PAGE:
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Paddock to Profits: The Economics of Formula-1

Writer- Om Bharadwaj | Editor- Gokul


Formula 1, also called the pinnacle of motorsport, allows only 10 teams, each deploying 2 drivers, making it extremely difficult for enthusiasts and even seasoned drivers to make it to the top. This blog aims to uncover the financial side of Formula 1 to shed light on the eye-watering sums that are needed, not only to host and sustain but also to compete in the sport. To give you a brief snippet, it took approximately 1 billion US dollars to just build the Yas Marina Circuit in Abu Dhabi. To earn money, we can see several types of price discrimination in the sale of tickets, catering to the “experience-hungry audience”. Sponsorship deals for drivers and teams, and the enthusiasm and anticipation of viewers from all around the world, make F1 one of the most glamorous sports telecasted.  


Costs of hosting an F1 race


Formula 1 races are hosted across the globe with 2024’s calendar consisting of 24 races in 21 countries. The costs of hosting an F1 race in a country vary across the globe. The circuits that have been there on the F1 Calendar for longer are subject to paying lower amounts as compared to newer ones getting added to the calendar. For instance, Monaco, one of the oldest tracks on the F1 calendar had to pay approximately 15 million per year while circuits such as Jeddah, in Saudi Arabia had to pay around 55 million per year to stay on the calendar. 


Apart from the hosting fee,  This cost is accompanied by several others such as certifications and clearances, service costs and temporary construction costs such as building grandstands for a street circuit. Las Vegas which was the latest addition to the F1 Calendar and organized by F1’s owner Liberty Media Corp. spent roughly 435 million US dollars and while there were no hosting fees, costs such as “safety, security and traffic planning”, something that is paramount in a street circuit like that of Vegas along with consultancy charges were incurred (among others) to successfully host the 3 day sporting event.


While these costs may seem absurd at first glance, these races have been anticipated to bring in the required revenue to recuperate these costs and be profitable. Hosting a Grand Prix brings along with it an economic boom around the area, with each race attracting 53% of its audience from abroad (on average). This massive influx of tourists and fans causes an increase in the revenue of local small businesses, such as hotels, restaurants and tourist agencies. While this has proven to be true in many countries, some can be put forth as examples of the obstacles that these sky high costs bring. Beloved tracks such as the Kyalami in South Africa and the Buddha Circuit in India have fallen out of the calendar due to the prohibitive costs of hosting the races.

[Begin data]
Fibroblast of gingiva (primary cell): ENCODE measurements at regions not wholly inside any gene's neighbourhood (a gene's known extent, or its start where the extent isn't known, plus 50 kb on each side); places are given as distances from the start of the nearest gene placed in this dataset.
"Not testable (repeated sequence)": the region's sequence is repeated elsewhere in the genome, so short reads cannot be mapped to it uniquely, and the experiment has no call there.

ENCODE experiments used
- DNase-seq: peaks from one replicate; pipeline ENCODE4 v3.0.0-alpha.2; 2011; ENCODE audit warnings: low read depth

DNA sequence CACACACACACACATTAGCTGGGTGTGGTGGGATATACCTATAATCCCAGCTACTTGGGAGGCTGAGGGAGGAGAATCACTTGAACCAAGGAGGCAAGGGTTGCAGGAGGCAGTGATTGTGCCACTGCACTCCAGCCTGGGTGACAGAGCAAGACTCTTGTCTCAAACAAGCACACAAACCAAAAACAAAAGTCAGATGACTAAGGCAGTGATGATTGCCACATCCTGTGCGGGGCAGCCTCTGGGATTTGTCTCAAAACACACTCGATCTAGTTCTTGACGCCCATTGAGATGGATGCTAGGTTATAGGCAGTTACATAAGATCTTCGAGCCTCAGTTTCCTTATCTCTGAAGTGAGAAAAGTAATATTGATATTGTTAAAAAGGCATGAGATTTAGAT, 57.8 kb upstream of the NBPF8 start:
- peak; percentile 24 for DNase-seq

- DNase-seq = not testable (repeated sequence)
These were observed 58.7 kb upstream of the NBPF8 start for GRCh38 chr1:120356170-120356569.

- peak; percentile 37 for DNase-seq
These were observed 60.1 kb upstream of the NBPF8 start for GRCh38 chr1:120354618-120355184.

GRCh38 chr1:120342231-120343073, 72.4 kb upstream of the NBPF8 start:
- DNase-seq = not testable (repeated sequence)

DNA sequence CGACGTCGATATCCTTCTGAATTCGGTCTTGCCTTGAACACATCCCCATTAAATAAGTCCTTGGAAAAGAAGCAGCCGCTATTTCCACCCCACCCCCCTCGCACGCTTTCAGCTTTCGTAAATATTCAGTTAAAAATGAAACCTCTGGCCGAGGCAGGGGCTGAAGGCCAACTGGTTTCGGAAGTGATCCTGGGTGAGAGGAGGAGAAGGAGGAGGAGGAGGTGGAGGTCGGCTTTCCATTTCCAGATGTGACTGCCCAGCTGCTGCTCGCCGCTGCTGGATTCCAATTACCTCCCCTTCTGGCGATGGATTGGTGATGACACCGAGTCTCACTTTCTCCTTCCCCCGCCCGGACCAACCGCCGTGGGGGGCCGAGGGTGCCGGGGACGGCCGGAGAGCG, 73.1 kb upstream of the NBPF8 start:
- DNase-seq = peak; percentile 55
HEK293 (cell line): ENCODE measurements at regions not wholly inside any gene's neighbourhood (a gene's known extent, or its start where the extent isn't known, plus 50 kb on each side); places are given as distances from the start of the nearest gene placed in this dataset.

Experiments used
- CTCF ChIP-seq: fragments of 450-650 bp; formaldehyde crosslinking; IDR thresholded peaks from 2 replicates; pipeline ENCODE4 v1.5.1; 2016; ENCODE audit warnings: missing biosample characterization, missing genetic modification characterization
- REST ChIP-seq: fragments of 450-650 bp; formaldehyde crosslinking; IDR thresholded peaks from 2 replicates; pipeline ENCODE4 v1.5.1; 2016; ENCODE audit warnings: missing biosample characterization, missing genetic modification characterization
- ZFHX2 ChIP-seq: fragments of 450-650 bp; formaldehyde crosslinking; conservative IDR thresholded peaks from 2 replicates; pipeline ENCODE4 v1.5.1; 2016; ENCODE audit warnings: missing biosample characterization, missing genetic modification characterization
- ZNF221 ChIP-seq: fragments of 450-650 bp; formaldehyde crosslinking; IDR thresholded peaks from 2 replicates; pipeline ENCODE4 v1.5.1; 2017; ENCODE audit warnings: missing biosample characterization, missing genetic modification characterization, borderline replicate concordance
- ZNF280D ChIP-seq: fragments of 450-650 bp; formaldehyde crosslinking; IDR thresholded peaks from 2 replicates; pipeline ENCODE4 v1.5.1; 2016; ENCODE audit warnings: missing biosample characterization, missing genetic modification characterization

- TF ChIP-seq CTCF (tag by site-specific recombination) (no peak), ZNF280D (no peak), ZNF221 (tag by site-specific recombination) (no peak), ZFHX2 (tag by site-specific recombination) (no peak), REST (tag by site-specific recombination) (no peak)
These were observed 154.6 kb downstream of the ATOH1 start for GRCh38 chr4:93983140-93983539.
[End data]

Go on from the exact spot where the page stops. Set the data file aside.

How do teams and hosts earn? 


While we have established that it takes an enormous amount of money to host these races, weekend after weekend, one might ask, how do these teams earn money after spending hundreds of millions of dollars to develop their car each year? What about the organizers? The teams primarily earn through sponsorships, which amount to millions of dollars. Brands ranging from Food and Beverages to even Tech companies pay millions of dollars to display themselves on these formula one cars. 


source :RN365


Another channel of income is through the prize money paid by F1 i.e the better a team performs, the more they earn. Red Bull Racing, the champions of 2023 have been estimated to take home 140 million USD, while Haas which placed 10th and last, was expected to receive 60 million USD, which makes each position and each point earned by the team matter all the more, making the sport even more interesting to watch. Teams also take drivers which bring in additional sponsorship to aid the team financially, for instance Lance Stroll in Aston Martin and Nicholas Latifi, the ex-Williams driver who brought Lavazza and Sofina on board with him.